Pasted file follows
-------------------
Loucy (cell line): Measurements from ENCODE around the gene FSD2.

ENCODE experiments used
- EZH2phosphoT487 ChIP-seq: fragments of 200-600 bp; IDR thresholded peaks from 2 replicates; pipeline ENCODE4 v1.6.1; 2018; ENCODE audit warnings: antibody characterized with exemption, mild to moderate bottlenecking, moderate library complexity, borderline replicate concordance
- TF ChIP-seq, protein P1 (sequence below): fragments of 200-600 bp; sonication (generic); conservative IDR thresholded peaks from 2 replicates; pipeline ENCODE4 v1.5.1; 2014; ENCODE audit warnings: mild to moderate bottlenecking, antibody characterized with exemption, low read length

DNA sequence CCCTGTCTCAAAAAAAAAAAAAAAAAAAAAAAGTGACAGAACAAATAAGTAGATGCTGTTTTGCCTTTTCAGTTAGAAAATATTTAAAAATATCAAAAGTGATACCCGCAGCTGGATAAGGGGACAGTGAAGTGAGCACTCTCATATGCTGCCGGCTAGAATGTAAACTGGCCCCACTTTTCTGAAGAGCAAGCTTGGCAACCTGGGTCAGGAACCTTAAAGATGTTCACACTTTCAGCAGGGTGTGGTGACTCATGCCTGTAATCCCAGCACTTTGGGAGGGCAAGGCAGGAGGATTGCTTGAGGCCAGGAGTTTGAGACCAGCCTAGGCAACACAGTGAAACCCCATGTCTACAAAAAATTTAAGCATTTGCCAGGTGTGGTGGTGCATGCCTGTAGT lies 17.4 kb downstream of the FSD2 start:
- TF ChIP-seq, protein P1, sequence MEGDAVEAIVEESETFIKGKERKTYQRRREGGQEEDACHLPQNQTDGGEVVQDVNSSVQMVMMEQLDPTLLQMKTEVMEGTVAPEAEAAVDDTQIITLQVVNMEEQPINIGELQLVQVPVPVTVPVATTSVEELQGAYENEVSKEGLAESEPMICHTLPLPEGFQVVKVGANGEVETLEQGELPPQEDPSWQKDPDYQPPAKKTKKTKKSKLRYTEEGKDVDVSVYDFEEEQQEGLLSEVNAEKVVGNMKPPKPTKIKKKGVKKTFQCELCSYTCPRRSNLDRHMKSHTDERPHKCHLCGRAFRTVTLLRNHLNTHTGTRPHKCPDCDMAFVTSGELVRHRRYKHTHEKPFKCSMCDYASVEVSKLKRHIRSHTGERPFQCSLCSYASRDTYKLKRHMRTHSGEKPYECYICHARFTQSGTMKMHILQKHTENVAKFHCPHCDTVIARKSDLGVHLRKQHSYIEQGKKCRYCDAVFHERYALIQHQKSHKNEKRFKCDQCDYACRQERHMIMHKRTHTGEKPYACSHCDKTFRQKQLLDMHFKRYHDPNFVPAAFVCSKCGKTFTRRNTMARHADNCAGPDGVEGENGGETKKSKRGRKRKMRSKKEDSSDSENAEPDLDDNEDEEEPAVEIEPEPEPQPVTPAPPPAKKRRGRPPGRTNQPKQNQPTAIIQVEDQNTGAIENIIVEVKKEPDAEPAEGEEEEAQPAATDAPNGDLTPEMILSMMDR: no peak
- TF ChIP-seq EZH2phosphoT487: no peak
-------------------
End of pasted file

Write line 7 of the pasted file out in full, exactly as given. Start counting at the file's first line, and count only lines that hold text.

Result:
- TF ChIP-seq EZH2phosphoT487: no peak